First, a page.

April 9, 2018

Sreekanth B

How to Resolve 100% CPU Usage Problem In SQL Server

My MS SQL Server is using about 95% of the CPU-power.

After a server (hardware) restart, or a SQL-Service restart, the usage is 0% and slowly increases over the course of 1-3 days. Depending on how much it is used.

When it's over 80%, every query is extremely slow.

Our website is dealing with alot of big queries, so some of them takes 45-60 seconds. After a restart (CPU usage less than 80%), it takes 11-20 seconds for the same Query.

How can I fix this? I've read online that affinity masks can adjust the CPU usage, but the Affinity settings are disabled. I cannot change them. Is this because I only have 1 processor?

There are plenty of tricks to do with the queries themselves, but our websites and services are quite big, and there is simply too much to change.

Most of them are already pretty well optimized.


This is a long shot, but you might want to take a look at your forced parametrization setting. If you are seeing a large number of query plans when performance is bad, your queries are not being cached the way you expect them to and the queries are taking a long time to scan through the cache to see if there is plan to already use. If clearing the cache solves this problem you might want to look into changing the forced parameterization setting. You can clear the cache using:

You can check to see what the forced parametrization setting is if clearing the cache worked by:

     , is_parameterization_forced
  FROM sys.databases;
This is probably set to 0, the default. If they desire, you can set that to true by doing:

This should be done in a dev environment first and see if this negatively impacts the database in other ways. It can be reverted using:


High CPU usage causes performance issues in SQL Server 2016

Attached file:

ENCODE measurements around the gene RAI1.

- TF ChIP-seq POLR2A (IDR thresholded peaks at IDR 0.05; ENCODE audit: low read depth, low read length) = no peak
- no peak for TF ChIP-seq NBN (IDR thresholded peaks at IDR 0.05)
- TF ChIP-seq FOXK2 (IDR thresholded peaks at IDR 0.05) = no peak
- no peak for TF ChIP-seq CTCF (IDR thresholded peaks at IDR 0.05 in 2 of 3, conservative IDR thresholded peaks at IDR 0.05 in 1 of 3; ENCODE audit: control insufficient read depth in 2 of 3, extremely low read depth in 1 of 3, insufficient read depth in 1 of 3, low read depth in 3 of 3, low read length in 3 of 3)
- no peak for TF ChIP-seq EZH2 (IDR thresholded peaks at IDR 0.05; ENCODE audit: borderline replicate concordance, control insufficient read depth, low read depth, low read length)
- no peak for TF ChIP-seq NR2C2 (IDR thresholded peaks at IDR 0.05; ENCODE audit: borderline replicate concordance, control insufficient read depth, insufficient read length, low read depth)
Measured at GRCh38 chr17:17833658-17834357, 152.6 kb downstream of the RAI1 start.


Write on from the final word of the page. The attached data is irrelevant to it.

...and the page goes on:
When you use either a new instance of Microsoft SQL Server 2016 or an instance of SQL Server 2016 that's upgraded from an earlier version of SQL Server, you experience performance issues because of high CPU usage. Additionally, if you query the sys.dm_os_spinlock_stats table, you notice a high value for the spins column (compared to other rows in the table) that corresponds to the SECURITY_CACHE (Security Cache) and CMED_HASH_SET (Metadata Cache).

For example, you notice the following values.


This issue occurs because of high spin lock contention in a highly concurrent system. In these operating systems, multiple CPU threads are competing for resources and spinning for an extended interval while they run in a loop periodically to determine whether the resource is available instead of immediately yielding. When multiple CPU threads keep spinning (in a while loop) for a resource instead of yielding, this causes high CPU usage that cause performance issues.


This problem was fixed in the following cumulative updates for SQL Server:

Cumulative Update 2 for SQL Server 2016

Note After you apply SQL Server 2016 Cumulative Update 2 (CU2), the SECURITY_CACHE and CMED_HASH_SET names are changed to LOCK_RW_SECURITY_CACHE and LOCK_RW_CMED_HASH_SET, respectively. After CU2 is applied, the values appear as follows.

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